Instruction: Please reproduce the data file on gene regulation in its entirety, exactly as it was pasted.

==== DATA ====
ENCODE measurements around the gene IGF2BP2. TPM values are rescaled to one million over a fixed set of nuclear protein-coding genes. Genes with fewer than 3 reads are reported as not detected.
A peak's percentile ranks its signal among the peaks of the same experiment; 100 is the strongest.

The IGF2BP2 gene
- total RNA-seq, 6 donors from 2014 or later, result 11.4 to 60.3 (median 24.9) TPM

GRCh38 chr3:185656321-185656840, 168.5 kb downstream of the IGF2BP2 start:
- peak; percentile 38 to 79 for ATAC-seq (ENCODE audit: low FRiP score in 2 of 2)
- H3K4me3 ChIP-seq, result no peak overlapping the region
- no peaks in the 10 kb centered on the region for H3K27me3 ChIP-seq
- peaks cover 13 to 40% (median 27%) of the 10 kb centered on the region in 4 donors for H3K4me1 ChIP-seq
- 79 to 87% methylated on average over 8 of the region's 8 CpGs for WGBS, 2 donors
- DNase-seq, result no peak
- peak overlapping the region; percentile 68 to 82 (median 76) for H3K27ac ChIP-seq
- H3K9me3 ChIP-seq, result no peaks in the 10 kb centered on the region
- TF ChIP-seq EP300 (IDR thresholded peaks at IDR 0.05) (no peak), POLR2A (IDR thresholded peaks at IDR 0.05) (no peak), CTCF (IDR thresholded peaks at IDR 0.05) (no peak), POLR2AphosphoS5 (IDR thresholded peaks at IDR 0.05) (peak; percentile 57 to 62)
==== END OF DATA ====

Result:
ENCODE measurements around the gene IGF2BP2. TPM values are rescaled to one million over a fixed set of nuclear protein-coding genes. Genes with fewer than 3 reads are reported as not detected.
A peak's percentile ranks its signal among the peaks of the same experiment; 100 is the strongest.

The IGF2BP2 gene
- total RNA-seq, 6 donors from 2014 or later, result 11.4 to 60.3 (median 24.9) TPM

GRCh38 chr3:185656321-185656840, 168.5 kb downstream of the IGF2BP2 start:
- peak; percentile 38 to 79 for ATAC-seq (ENCODE audit: low FRiP score in 2 of 2)
- H3K4me3 ChIP-seq, result no peak overlapping the region
- no peaks in the 10 kb centered on the region for H3K27me3 ChIP-seq
- peaks cover 13 to 40% (median 27%) of the 10 kb centered on the region in 4 donors for H3K4me1 ChIP-seq
- 79 to 87% methylated on average over 8 of the region's 8 CpGs for WGBS, 2 donors
- DNase-seq, result no peak
- peak overlapping the region; percentile 68 to 82 (median 76) for H3K27ac ChIP-seq
- H3K9me3 ChIP-seq, result no peaks in the 10 kb centered on the region
- TF ChIP-seq EP300 (IDR thresholded peaks at IDR 0.05) (no peak), POLR2A (IDR thresholded peaks at IDR 0.05) (no peak), CTCF (IDR thresholded peaks at IDR 0.05) (no peak), POLR2AphosphoS5 (IDR thresholded peaks at IDR 0.05) (peak; percentile 57 to 62)